Investor optimism makes things even rosier. Behavioral finance theory, which addresses the psychology of investors and how their cognitive biases affect stock market outcomes, could help to explain the gap between perception (the stock market) and reality (the economy). Behavioral finance states that investors are not rational or self-controlled and as such make emotional decisions that defy economic theory. We could be seeing hints of Alan Greenspan’s “irrational exuberance” here, although we are far from a speculative bubble.
What happens next? No one has a crystal ball and the best we can do is make educated guesses. Many financial experts predict that the stock market bottom we saw on March 23 will be retested due to increased mobility and a consequent second wave of infections. But that second wave has not yet come. With restrictions lifted across the county, people have been slow to return to past habits. We have not seen appreciable increases in TSA checkpoint travelers, hotel occupancy rates, or dine-in restaurant attendance in locations that have reopened. It is possible – and I am hopeful – that the increased mobility will be mitigated by a beneficial combination of warmer weather, differences in individual susceptibility to infection, social distancing, hygiene practices, and widespread testing and follow up.
Life insurance is not a topic that the vast majority of people want to think about, but it’s an essential piece of the financial planning puzzle. Purchasing a life insurance policy can significantly ease the way for your heirs. While there are umpteen types of life insurance products on the market, there is generally only one kind that I advocate, where you are not being sold something with bells and whistles that you don’t need, and that is a term life insurance policy.
What is term life insurance? Term life insurance is exactly what it sounds like, a policy that you purchase for a certain period of time, commonly 10, 15, 20 or 30 years. There are several types of term – for example where the premiums start low but increase annually (annual renewable term) or where you pay higher premiums for the chance of outliving your policy and being refunded some of the premiums at the end of the term (return premium term). But the type that I’ve found to be most appropriate for most people is level premium term, where the premiums are fixed over the life of the policy. When any of these terms expire, the policyholder can restart coverage at a higher rate or give up coverage altogether. In essence, you are renting a life insurance policy instead of owning it, meaning there are no accumulated cash benefits that need to be paid out at the end of the term.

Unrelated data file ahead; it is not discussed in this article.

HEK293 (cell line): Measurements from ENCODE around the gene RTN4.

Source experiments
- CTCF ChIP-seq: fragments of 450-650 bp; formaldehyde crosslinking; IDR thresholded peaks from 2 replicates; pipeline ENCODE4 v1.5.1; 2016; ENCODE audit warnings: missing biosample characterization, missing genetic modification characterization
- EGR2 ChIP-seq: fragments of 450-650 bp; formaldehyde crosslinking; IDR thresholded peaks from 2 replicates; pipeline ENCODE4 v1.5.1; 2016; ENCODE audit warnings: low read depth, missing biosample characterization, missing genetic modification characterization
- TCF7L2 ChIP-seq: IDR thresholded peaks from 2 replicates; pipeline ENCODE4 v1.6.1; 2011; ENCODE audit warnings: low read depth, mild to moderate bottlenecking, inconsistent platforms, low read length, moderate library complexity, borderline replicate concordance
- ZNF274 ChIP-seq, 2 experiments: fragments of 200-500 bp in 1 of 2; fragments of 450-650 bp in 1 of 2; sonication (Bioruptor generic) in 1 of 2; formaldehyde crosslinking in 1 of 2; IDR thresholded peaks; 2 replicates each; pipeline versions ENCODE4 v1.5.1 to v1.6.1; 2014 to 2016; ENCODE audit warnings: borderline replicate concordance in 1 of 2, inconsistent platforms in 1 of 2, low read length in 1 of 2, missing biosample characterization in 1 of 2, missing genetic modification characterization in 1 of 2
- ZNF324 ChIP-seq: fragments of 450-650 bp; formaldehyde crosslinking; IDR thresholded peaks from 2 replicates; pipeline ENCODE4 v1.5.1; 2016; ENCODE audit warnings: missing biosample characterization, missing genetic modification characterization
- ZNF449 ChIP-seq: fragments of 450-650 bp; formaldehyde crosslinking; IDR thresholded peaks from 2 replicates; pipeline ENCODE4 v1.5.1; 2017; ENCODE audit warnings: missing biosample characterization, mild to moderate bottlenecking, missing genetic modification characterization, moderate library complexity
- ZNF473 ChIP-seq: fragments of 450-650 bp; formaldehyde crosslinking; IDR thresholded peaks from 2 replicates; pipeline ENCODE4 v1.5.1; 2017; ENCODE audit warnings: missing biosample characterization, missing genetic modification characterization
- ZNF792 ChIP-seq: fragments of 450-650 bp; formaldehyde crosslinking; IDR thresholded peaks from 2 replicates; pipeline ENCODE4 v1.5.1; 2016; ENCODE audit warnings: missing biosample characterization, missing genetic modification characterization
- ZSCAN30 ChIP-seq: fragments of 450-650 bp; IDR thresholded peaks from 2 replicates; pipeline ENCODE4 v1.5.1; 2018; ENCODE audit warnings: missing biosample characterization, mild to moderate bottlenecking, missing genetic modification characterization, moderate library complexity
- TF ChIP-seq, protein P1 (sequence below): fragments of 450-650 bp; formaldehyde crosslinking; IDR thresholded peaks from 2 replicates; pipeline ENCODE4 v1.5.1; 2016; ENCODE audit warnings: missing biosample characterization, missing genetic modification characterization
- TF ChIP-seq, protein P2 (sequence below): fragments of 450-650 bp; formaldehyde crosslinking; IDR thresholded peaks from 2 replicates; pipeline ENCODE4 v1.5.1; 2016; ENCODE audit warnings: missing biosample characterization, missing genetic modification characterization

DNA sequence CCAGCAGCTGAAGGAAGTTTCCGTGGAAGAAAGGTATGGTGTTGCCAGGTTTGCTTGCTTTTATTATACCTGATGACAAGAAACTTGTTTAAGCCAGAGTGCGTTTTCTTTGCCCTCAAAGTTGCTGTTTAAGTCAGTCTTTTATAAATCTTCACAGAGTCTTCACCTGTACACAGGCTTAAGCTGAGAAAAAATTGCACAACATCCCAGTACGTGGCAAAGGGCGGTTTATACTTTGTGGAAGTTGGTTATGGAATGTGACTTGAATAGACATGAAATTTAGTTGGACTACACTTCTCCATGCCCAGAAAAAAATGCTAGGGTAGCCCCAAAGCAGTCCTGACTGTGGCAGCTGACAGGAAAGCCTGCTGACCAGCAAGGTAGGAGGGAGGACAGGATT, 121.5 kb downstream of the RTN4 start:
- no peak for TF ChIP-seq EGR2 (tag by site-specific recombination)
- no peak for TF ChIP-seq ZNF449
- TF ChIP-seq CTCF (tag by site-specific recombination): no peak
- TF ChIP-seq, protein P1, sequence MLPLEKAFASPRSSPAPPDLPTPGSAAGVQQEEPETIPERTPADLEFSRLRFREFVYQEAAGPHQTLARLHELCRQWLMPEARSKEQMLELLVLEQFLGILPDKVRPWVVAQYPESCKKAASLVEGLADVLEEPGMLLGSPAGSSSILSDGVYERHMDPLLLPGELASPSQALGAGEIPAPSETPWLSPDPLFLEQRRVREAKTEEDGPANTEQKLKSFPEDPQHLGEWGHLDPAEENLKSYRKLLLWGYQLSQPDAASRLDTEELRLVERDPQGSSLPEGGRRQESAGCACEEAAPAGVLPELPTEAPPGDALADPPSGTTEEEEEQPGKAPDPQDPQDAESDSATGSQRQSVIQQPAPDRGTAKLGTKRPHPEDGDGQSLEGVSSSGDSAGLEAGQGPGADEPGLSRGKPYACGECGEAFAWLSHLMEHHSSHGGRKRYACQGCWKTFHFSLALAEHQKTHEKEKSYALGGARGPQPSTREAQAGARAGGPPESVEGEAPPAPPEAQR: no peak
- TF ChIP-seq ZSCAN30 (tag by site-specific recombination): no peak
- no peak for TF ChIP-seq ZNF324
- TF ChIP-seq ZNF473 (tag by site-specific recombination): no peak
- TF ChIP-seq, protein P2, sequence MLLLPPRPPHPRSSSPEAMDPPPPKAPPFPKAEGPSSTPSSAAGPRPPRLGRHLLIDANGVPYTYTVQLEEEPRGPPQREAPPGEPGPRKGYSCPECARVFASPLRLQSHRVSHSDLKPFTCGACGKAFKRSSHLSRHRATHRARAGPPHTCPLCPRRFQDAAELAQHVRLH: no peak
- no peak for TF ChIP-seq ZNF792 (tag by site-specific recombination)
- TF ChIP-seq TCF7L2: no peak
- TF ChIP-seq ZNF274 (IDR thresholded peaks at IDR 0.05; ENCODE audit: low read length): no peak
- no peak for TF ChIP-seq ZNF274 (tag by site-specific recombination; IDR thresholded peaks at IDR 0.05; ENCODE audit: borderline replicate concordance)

Life insurance policies that do have the benefit of a guaranteed payout are called permanent life insurance, and this is like being a homeowner instead of a renter. Permanent life insurance comes in several basic types, whole life, universal life, and variable universal life, and all build up a cash value and last for your lifetime.
On first glance permanent life insurance sure sounds better than term life insurance. Why rent when you can build equity as an owner? Well, permanent life insurance definitely has a place in complex estate plans or charitable giving strategies, but for most of the population, term is the best option. This is because term is by far the least expensive option as you get the most death benefit per dollar paid. While term does not bank your cash in an investment account, the money that you are not spending on more expensive permanent life insurance premiums can be invested more competitively, which means you should expect higher returns. Furthermore, in most cases I think of life insurance as an income replacement strategy, and so I advise clients to match their term policies as closely as possible to their retirement dates. Once their income turns off, so does their life insurance policy. As that point, clients should have pension, portfolio, or other supplemental income to provide for their needs comfortably in retirement.
For people with children and/or mortgages, term life insurance is a necessary consideration. To throw out some ballpark numbers – if you are in your late 30s or early 40s you should be able to get a policy for between $10-80 a month that will give you between $100,000 and $1 million in coverage. That’s a small price to pay for a big relief should the need arise.